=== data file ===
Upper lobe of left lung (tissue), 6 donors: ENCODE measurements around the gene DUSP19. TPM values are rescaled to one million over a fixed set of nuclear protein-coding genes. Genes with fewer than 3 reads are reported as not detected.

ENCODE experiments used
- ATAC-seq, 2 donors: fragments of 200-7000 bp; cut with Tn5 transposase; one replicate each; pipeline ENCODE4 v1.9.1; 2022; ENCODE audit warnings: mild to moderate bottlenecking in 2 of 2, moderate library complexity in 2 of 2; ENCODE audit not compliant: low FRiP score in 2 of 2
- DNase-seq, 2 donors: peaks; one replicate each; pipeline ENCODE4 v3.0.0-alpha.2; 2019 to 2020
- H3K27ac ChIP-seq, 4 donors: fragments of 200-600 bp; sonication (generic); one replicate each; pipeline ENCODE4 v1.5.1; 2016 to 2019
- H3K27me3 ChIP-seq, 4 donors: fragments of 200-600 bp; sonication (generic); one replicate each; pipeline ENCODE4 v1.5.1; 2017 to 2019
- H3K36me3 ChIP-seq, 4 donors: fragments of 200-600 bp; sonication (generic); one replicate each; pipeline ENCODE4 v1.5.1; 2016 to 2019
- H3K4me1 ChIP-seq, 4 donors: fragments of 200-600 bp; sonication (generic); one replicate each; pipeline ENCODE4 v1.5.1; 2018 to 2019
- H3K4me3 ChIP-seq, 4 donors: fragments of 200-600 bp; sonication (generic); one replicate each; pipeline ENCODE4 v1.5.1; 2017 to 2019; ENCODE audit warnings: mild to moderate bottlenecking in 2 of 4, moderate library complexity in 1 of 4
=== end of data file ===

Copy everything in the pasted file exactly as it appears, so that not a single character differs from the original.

Upper lobe of left lung (tissue), 6 donors: ENCODE measurements around the gene DUSP19. TPM values are rescaled to one million over a fixed set of nuclear protein-coding genes. Genes with fewer than 3 reads are reported as not detected.

ENCODE experiments used
- ATAC-seq, 2 donors: fragments of 200-7000 bp; cut with Tn5 transposase; one replicate each; pipeline ENCODE4 v1.9.1; 2022; ENCODE audit warnings: mild to moderate bottlenecking in 2 of 2, moderate library complexity in 2 of 2; ENCODE audit not compliant: low FRiP score in 2 of 2
- DNase-seq, 2 donors: peaks; one replicate each; pipeline ENCODE4 v3.0.0-alpha.2; 2019 to 2020
- H3K27ac ChIP-seq, 4 donors: fragments of 200-600 bp; sonication (generic); one replicate each; pipeline ENCODE4 v1.5.1; 2016 to 2019
- H3K27me3 ChIP-seq, 4 donors: fragments of 200-600 bp; sonication (generic); one replicate each; pipeline ENCODE4 v1.5.1; 2017 to 2019
- H3K36me3 ChIP-seq, 4 donors: fragments of 200-600 bp; sonication (generic); one replicate each; pipeline ENCODE4 v1.5.1; 2016 to 2019
- H3K4me1 ChIP-seq, 4 donors: fragments of 200-600 bp; sonication (generic); one replicate each; pipeline ENCODE4 v1.5.1; 2018 to 2019
- H3K4me3 ChIP-seq, 4 donors: fragments of 200-600 bp; sonication (generic); one replicate each; pipeline ENCODE4 v1.5.1; 2017 to 2019; ENCODE audit warnings: mild to moderate bottlenecking in 2 of 4, moderate library complexity in 1 of 4